Posts from 17th March 2005

17
Mar 05

Great Moments: ‘I Can Never Go Home Anymore’ by the Shangri-Las 2:06-2:09

FT + New York London Paris MunichPost a comment • 464 views

Great Moments:
‘I Can Never Go Home Anymore’ by the Shangri-Las 2:06-2:09

(an occasional series reviewing all of music* a few seconds at a time)

It’s a bittersweet little song about a girl defying her mother’s advice and running away with a boy, lyrically starting like any number of teen romance songs by ’60s girl groups. The romance fails in the next line, and she feels unable to return home. She recalls her mother singing her lullabies, and we hear quiet, breathy background singing of “Hush little baby…”

Then comes the devastating moment, Mary Ann Ganser’s desperate wail of ‘Mama!’, from a little way back from the mic, a really upsetting sound, followed by a crashing cello riff. It’s as spectacularly dramatic a three seconds as pop has ever produced. Its impact is reinforced by the extreme restraint of what comes before it, muted music and Mary Ann talking her way through the song – she was the best talker in the history of music, no contest, a tremendous vocal actress. It’s a dazzling coup de theatre of production, by George ‘Shadow’ Morton, maybe the most brilliantly inspired producer music has seen, someone who could justifiably star in ten of these little items.

* not a guarantee to complete the project

A page of comic what i drew

The Brown WedgePost a comment • 347 views

Rediscovered thanks to Jess’s article which pointed me at web.archive.org. My old website from the 90s had a lot of crap on it, and it is embarassing to discover it still out there in the internet, when i thought it had all been lost in my move from an old server to a new “free” provider that then went tits up – and with me not having a backup.

Anyway, yes, badly drawn comic, badly scanned in. “Enjoy”. It was done at the end of a comic art course I took years ago, and it’s still going with the same teacher: Steve Marchant. What a great bloke he was.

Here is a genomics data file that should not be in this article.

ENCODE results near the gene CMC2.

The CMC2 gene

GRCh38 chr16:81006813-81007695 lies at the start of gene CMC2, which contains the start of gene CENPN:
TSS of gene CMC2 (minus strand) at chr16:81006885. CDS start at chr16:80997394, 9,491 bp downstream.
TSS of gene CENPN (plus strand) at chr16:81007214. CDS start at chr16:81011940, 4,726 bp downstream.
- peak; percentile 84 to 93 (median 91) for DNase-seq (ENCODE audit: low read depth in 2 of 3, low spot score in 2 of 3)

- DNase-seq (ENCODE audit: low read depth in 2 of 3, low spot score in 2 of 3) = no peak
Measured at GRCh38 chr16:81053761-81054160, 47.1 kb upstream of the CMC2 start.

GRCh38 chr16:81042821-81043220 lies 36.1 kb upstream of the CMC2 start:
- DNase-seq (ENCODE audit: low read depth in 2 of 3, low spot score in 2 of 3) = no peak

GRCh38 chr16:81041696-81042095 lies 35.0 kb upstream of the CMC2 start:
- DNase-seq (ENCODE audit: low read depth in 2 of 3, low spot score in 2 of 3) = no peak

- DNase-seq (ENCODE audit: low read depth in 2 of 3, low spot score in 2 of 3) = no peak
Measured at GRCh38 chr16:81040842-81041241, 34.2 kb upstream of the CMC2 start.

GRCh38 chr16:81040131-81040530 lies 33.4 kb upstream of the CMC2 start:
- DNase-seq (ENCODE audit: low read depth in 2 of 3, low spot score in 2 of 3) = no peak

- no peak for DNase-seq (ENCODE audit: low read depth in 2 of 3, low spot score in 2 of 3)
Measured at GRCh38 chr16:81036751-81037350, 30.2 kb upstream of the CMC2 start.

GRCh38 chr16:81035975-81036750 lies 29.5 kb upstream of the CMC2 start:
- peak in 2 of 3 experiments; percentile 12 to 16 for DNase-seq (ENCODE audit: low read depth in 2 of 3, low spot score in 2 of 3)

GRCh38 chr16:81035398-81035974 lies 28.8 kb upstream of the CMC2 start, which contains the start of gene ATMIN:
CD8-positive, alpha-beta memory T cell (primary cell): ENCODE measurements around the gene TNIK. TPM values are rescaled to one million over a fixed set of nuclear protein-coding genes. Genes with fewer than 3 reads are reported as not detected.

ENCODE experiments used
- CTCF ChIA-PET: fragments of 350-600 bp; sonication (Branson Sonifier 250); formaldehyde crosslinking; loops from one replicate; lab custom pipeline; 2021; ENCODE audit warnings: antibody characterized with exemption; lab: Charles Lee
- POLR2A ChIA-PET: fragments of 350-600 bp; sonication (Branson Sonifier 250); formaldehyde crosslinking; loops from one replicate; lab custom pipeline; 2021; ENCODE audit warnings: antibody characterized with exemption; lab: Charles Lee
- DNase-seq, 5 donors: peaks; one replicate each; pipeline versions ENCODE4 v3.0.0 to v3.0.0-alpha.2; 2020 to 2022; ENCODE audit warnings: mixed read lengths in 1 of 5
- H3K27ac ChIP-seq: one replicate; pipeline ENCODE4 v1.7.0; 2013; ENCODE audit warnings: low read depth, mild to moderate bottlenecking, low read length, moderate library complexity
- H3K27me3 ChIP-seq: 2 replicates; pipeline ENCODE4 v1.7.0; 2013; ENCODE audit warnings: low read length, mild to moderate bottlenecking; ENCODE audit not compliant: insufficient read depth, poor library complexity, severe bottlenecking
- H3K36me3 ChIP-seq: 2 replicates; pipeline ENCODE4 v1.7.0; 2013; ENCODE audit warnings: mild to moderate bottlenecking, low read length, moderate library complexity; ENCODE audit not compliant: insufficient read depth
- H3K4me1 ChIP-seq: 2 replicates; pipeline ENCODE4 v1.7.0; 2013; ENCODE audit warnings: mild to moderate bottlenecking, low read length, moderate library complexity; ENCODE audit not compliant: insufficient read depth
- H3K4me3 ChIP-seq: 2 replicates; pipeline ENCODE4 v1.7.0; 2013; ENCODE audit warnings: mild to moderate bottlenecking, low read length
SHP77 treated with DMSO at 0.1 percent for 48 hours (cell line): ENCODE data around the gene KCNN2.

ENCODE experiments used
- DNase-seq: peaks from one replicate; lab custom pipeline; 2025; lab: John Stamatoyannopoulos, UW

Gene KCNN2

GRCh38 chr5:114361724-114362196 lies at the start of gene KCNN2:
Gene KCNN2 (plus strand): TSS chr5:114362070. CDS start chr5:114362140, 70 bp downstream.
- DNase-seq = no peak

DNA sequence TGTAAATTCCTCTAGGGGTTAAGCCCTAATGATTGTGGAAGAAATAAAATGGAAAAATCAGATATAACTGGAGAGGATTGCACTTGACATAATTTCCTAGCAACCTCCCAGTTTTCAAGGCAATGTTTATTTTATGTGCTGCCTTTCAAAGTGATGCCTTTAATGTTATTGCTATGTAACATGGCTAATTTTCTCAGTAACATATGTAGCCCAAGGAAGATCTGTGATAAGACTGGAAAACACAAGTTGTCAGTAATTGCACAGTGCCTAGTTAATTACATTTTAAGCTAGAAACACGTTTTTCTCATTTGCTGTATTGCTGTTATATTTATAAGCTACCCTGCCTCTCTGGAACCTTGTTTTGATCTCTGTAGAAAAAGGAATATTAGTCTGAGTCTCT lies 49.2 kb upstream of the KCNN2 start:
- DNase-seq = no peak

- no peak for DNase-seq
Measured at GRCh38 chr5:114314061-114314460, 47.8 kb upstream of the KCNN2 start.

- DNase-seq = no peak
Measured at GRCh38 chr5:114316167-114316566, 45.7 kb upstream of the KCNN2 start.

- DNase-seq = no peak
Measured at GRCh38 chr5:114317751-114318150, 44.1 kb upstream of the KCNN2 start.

FT Wrecking Everyones Curve

FT + New York London Paris MunichPost a comment • 993 views

FT Wrecking Everyones Curve

Five years ago!

(Link may not work due to the fucked up way archive.org works. If it doesn’t, just go there and plug in www.freakytrigger.com/juice.html.)

Just think Tom…you could’ve been making mixtapes with gorgeous Sri Lankan media manipulators all this time.

Harold & Kumar Get The Munchies

Do You SeePost a comment • 263 views

Quoting other movies is a bog standard way of getting admittedly sometimes shoddy secondhand laffs. Harold & Kumar Go To White Castle/Get The Munchies (delete as appropriate) turns an entire film out of this, but not in a Scary Movie derivative way. Instead it is more than happy to subvert its own quotations, so that the ugly truck driver is not a mass murderer, and trumping the bullies is not a matter of direct aggression. It is a film which is all about confounding expectations after all, allying its racially tolerant theme with a balls out stoner comedy.

Best quotation in the film however is its version of the Bohemian Rhapsody scene in Wayne’s World. Instead of high camp rock though, Harold & Kumar find themselves singing along to “Hold On” by Wilson Phillips. The power of bombastic pomp pop not only illustrates why this kind of pop is so great, but it is affectionately funny as you watch it. It probably won’t revive Wilson Phillips career, but it probably shuffles them a few layers up in the bargain bin.

THE FT TOP 25 ANIMALS – 14. Giant Turtle

Blog 7Post a comment • 1,285 views

In Doctor Doolittle And The Secret Lake Dr. D goes to a secret lake, there he talks to a giant turtle who is the only living thing who remembers the flood! This giant turtle knows the secrets of the ages (I’ve forgotten what they are exactly), it’s all very exciting.

The story captures the wonder of the giant turtle – they live a very long time, which is in itself exciting (cf. the gross anthropomorphism of books about some long-lived reptile that “witnessed the relief of Mafeking”). But also they have lived a very long time – they are a link back to our planet’s steamy, ferny reptilian past. So are crocodiles but they’ve been rebranded by humans to have new modern resonance (eating us up), which hasn’t happened to the giant turtle. Immense and slow-moving, even a young turtle has an aura of ancientness that makes them fascinating.